We stand by the BC Association of Aboriginal Friendship Centres, Métis Nation BC, Indigenous leadership’s recommendations to the BC Ministry of Health and addressing the systemic racism in healthcare.
Indigenous women, girls, and Two-Spirit peoples are particularly disadvantaged as they are living in the intersection of race and gender as they navigate through the health care system that values their concerns and humanity less.
The calls for justice are explicit. Canada and BC have taken no action since the Truth and Reconciliation Commission of Canada: Calls to Action were presented last year.
Structures of power are the reasons for individual and systemic problems. There are systems in place right now that aren’t working. Government institutions continue to make decisions that do not honour the recommendations made by Indigenous people, and this deliberate inaction results to human rights injustices that manifest across systems from healthcare, justice, education, to child welfare.
In the meantime, community-based organizations, such as Battered Women’s Support Services are out here at the front lines, and we will continue to serve survivors.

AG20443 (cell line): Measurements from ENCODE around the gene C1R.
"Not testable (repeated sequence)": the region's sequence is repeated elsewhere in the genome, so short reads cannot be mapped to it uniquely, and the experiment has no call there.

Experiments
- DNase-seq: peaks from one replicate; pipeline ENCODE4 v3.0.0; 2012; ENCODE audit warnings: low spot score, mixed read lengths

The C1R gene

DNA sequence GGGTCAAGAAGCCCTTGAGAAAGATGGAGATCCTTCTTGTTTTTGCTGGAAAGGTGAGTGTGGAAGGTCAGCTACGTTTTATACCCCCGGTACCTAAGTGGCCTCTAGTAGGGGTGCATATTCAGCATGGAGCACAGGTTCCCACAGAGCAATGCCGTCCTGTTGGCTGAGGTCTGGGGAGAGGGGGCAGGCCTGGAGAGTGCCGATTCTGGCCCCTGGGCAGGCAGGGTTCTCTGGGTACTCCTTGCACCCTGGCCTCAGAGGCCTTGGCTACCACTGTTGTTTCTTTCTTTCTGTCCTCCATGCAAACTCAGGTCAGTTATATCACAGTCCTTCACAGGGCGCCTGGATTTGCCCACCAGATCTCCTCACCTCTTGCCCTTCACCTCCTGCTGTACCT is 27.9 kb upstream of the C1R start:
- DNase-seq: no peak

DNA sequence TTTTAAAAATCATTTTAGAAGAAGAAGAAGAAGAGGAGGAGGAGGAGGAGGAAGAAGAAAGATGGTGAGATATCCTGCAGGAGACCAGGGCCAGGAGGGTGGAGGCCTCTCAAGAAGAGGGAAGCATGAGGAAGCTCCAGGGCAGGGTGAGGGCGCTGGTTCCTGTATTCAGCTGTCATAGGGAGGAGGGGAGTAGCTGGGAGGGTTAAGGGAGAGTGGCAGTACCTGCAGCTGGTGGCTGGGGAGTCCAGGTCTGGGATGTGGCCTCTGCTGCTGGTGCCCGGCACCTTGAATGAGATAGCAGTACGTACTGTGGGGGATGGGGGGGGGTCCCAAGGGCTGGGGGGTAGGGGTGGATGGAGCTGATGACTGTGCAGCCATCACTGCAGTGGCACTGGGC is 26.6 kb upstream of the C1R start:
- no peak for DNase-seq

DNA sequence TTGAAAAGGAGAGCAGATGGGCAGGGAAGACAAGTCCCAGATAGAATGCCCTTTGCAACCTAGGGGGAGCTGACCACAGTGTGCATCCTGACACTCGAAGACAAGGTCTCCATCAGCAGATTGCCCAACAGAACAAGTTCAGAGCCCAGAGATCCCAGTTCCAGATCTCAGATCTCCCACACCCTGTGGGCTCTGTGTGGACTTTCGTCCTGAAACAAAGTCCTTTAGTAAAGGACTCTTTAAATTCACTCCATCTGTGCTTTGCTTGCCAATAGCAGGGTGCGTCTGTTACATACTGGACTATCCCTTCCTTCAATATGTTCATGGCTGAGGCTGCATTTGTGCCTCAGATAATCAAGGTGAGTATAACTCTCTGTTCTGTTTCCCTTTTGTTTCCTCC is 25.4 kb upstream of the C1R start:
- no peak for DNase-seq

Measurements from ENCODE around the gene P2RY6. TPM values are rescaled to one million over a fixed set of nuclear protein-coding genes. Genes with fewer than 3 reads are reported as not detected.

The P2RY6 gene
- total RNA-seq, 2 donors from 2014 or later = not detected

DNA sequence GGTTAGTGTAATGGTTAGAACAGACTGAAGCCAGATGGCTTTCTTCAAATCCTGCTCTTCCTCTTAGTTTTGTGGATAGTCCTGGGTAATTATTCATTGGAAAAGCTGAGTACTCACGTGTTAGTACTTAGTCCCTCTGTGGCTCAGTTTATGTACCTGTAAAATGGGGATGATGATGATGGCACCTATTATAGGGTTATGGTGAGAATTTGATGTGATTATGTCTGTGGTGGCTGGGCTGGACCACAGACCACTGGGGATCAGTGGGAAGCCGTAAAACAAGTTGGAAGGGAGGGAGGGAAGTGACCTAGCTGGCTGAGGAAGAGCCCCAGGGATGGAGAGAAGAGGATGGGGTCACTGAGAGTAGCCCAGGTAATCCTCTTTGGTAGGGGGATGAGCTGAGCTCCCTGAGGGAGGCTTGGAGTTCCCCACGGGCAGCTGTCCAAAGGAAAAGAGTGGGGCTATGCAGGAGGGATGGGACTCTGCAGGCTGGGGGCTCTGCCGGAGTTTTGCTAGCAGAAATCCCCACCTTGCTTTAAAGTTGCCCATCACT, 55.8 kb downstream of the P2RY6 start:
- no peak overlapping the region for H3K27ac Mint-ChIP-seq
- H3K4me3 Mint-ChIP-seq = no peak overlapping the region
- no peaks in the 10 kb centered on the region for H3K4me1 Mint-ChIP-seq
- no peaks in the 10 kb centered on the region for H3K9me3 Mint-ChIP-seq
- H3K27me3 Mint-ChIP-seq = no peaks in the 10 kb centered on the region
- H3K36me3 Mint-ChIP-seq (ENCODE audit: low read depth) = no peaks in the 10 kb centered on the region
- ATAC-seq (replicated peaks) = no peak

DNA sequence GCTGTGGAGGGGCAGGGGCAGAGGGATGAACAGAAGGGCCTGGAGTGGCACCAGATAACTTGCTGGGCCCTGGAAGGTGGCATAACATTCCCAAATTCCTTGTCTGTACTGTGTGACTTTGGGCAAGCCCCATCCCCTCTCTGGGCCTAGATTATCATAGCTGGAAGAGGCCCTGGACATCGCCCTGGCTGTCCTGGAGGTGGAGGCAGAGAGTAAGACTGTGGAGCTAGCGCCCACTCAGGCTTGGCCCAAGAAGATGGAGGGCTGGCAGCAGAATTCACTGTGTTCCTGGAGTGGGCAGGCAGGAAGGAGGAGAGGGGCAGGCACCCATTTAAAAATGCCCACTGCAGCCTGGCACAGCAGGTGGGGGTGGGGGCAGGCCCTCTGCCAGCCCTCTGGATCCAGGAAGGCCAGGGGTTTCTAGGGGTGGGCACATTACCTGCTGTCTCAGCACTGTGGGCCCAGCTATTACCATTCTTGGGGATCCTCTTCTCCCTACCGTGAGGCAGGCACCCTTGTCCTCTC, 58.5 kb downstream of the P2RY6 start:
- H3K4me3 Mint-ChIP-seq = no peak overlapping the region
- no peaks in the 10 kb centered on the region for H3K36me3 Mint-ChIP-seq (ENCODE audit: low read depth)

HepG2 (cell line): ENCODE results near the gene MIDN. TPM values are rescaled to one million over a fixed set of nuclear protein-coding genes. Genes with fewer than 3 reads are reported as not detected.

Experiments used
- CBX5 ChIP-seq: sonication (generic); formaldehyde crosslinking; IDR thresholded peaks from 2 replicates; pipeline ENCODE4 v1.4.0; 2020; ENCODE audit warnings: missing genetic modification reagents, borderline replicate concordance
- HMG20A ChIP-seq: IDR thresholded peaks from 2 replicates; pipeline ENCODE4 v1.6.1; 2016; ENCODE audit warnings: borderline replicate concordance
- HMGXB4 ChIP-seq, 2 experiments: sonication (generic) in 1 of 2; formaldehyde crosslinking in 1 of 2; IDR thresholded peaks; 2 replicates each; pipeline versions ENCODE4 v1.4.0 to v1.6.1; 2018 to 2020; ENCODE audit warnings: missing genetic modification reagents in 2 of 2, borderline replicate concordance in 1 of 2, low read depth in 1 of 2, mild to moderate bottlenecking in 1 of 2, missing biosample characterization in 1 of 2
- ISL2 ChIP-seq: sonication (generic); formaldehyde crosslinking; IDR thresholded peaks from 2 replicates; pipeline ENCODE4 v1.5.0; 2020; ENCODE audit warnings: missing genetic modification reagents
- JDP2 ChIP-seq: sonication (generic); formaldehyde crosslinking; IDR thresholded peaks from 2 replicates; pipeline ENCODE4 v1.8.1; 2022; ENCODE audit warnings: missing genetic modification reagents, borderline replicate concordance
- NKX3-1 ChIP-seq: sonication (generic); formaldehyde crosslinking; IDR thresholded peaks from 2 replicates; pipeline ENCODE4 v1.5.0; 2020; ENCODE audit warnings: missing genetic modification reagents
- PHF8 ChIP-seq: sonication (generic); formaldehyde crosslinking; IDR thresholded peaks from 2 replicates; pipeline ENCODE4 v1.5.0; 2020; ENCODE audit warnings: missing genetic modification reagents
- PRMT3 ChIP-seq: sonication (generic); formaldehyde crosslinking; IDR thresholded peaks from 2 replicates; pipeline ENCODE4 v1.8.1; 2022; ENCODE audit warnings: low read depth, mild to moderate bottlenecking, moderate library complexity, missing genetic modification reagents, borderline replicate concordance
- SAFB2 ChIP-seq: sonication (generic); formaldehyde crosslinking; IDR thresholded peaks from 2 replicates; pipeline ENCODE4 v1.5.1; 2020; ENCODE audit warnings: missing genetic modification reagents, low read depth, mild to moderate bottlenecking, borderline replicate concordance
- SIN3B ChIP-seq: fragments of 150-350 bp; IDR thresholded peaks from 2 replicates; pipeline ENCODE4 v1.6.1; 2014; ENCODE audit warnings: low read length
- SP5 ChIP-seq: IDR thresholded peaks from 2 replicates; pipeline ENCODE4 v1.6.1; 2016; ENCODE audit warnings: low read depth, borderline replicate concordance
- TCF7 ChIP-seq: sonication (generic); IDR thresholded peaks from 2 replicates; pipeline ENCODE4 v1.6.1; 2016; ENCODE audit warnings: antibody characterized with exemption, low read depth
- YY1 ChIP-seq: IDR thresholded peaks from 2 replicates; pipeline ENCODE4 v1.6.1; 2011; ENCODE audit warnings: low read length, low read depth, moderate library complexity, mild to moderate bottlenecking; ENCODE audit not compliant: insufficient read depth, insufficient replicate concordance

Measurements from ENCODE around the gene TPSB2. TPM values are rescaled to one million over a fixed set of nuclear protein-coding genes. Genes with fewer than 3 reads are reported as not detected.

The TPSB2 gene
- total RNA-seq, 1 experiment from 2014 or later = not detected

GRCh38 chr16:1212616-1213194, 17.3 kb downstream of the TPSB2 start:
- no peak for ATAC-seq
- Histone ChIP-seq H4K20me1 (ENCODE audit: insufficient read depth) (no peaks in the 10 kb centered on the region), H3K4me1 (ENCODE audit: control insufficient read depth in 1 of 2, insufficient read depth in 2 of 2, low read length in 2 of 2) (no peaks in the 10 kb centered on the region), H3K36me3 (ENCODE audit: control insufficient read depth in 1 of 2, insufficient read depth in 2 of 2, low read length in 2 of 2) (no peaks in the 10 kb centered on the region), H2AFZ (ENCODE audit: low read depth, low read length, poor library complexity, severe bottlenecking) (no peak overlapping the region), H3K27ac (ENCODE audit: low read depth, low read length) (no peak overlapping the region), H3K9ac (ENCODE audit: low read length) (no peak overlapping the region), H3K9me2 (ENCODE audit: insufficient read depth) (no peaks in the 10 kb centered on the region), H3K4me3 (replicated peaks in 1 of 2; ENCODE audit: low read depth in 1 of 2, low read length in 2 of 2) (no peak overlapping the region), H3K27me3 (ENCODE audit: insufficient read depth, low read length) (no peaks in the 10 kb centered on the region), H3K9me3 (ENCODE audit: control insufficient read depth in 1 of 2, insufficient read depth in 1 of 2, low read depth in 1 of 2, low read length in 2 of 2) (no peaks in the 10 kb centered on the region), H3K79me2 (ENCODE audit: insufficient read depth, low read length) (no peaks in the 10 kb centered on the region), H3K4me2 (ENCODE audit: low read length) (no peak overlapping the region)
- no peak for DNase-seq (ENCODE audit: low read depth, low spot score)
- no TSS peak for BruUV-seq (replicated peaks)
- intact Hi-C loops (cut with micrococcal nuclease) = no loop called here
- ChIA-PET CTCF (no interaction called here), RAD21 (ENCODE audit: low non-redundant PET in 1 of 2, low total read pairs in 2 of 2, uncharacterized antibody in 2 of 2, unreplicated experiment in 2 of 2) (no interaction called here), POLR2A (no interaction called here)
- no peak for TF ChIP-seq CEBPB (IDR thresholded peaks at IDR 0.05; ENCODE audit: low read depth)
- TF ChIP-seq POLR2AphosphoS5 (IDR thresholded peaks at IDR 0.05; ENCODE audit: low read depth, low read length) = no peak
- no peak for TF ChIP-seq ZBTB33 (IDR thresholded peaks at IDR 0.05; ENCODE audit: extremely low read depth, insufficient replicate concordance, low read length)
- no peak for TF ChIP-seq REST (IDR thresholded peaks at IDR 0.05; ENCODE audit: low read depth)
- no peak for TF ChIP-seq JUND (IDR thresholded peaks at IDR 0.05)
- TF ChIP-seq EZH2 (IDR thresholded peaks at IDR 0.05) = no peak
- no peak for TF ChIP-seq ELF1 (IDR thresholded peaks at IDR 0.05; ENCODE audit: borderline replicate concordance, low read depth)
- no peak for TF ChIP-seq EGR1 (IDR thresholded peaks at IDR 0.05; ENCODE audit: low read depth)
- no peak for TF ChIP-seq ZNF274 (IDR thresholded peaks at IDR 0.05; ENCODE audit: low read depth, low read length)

We offer Indigenous women-led programs, including counselling, advocacy, Elder’s and support groups and different ceremonies such as full moon and sweat lodge ceremonies. Our Wildflower, Women of Turtle Island Drum Group continues to meet every Thursday evening.
Today is National Indigenous Peoples’ Day, which is an affirmation of the resistance that Indigenous people have. We continue to be in that battle with them.
“Indigenous, Métis, Inuit and First Nations women and girls have a long history of rightful mistrust surrounding the mistreatment and abuse perpetuated by the Canadian health care systems. A history stemming from forced sterilization and abortions to current days’ refusal to provided appropriate, adequate and timely medical care, to survivors of domestic violence or sexual assault,” said Summer Rain, Manager, Indigenous Women’s Program at Battered Women’s Support Services.
“This is particularly true for our remote/rural Indigenous communities, thus only adding to the intergenerational impacts of trauma and ongoing colonization Indigenous women and girls experience today while trying to access health care services. Yet the Canadian state has not implemented recommendations they have been provided with for years. How many more Indigenous women, girls, children, trans, Two-Spirit and gender non-binary life’s have to be lost or put at risk before there is change? Because I’m not willing to lose one more.”